Larry Hughes responds

A few weeks ago, I posted a critique of an opinion piece in the August 25 edition of [subscription required] by Prof. Larry Hughes of the Dalhouse University’s Computer Engineering Department. Hughes is currently toiling as a visiting professor of Global Energy Systems at Uppsala University in Sweden. Shockingly, Contrarian is not yet daily reading in that particular corner of Scandinavia, so he only recently learned of my comments. Hughes writes:

Contrary to what you have written, [my article in] has nothing to with NSP’s existing 2010 or 2013 requirements.  The article is about NSP’s new 25% renewables energy target for 2015 — this is made quite clear in the first two paragraphs.

The jumble of targets and deadlines set forth various provincial government plans, strategies, regulations for coping with climate change is confusing. Hughes is correct that I overlooked his emphasis on the NDP’s newly announced, and very tough, 2015 target of generating 25 percent of our electricity from renewable sources, but I’ll leave it to readers to judge whether this obviates my disagreement with several with his assertions.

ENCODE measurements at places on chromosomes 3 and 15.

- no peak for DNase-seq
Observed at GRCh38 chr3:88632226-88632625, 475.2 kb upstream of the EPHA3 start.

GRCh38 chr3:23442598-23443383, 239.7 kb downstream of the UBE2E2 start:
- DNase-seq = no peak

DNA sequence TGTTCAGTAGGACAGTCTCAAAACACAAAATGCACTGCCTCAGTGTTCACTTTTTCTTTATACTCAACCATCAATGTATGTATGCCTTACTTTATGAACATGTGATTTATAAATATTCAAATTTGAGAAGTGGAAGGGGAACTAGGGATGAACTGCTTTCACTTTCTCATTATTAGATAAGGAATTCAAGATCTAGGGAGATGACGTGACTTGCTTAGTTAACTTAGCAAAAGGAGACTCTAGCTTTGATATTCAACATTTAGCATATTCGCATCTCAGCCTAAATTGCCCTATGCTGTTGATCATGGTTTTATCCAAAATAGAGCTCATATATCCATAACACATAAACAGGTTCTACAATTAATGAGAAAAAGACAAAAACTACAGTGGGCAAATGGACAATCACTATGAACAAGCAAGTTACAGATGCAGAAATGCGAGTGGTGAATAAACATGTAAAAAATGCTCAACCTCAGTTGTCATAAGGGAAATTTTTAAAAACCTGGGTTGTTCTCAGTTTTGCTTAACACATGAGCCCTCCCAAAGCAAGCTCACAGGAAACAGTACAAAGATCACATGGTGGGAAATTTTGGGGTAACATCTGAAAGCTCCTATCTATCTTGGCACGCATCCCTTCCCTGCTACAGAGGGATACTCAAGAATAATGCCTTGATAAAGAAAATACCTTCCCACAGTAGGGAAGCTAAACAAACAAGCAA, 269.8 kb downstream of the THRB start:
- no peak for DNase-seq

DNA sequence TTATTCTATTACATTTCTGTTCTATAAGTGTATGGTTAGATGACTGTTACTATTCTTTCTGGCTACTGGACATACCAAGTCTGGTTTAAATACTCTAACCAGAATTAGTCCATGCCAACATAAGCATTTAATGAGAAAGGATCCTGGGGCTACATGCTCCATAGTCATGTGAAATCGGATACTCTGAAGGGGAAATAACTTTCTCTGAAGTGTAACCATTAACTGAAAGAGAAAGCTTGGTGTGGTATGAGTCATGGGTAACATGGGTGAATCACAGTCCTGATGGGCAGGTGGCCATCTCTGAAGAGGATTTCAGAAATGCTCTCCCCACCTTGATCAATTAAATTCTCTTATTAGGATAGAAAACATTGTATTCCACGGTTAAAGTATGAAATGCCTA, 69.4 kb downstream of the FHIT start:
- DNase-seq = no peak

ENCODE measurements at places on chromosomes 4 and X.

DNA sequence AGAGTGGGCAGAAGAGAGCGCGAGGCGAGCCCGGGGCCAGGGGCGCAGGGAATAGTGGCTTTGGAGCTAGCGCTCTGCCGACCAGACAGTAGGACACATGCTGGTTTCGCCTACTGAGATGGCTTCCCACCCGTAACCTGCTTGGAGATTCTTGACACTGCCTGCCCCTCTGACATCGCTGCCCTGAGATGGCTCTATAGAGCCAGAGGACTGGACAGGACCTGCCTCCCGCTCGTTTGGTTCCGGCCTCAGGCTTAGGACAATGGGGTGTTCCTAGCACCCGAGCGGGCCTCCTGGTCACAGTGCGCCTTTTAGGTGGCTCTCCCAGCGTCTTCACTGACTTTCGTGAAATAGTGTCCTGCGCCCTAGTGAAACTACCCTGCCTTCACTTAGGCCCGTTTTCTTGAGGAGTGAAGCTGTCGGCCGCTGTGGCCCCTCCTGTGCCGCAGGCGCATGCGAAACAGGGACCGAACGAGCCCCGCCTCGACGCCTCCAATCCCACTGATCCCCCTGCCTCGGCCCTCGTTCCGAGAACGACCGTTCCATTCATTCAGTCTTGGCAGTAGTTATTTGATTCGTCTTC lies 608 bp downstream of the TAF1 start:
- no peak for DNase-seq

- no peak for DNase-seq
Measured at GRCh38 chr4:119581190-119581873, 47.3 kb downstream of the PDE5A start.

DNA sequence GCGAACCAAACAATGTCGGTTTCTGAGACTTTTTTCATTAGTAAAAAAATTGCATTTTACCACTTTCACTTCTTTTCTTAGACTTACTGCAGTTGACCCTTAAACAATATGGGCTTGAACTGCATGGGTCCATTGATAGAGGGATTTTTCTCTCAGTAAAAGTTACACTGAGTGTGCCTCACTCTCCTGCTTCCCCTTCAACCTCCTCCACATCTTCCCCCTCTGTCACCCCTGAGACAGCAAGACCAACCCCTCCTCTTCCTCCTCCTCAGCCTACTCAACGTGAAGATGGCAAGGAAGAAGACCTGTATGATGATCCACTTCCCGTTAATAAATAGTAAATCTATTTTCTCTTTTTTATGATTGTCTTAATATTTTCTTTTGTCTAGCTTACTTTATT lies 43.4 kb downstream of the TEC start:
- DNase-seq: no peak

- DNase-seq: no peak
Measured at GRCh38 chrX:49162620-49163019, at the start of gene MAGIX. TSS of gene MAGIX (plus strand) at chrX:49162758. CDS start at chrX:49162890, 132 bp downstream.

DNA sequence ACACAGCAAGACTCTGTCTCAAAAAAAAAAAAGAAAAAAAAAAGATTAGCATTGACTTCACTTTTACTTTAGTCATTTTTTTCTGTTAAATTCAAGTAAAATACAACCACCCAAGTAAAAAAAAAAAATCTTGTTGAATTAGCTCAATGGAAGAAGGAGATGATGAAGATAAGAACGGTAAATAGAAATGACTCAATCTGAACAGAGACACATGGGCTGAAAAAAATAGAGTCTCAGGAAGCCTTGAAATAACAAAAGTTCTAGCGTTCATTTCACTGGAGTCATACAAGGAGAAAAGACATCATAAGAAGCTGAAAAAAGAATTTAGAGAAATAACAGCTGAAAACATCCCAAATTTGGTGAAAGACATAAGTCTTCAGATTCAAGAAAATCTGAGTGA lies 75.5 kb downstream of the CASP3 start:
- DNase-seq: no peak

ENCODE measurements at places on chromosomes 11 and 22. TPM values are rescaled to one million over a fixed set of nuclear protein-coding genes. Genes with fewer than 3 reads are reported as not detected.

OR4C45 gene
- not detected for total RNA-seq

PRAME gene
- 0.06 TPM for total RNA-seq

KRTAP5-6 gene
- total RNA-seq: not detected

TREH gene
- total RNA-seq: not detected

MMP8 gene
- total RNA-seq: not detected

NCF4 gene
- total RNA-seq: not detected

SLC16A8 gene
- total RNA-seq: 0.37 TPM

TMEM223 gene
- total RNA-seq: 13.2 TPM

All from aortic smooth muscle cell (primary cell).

No one thinks meeting the 2015 targets will be easy. Even if electricity demand remains flat between now and 2015, Hughes says NSP’s use of renewable energy “must grow from 1,068 GWh (gigawatt-hours) in 2008 to 2,919 GWh in 2015, an increase of 1,851 GWh.”

The Nova Scotia Power website gives slightly different figures. It puts renewable generation at 12 percent, or 1,560 GWh, of its total production of 13,000 GWh. That would leave a gap of 1690 GWh, assuming no growth. If NSP’s energy conservation and energy efficiency programs bear fruit, we could conceivably have consume less power by 2015.

No matter what route we take, it’s going to be a tough slog, which is another reason why the province should not be squandering $30 per year on subsidies to home energy consumption.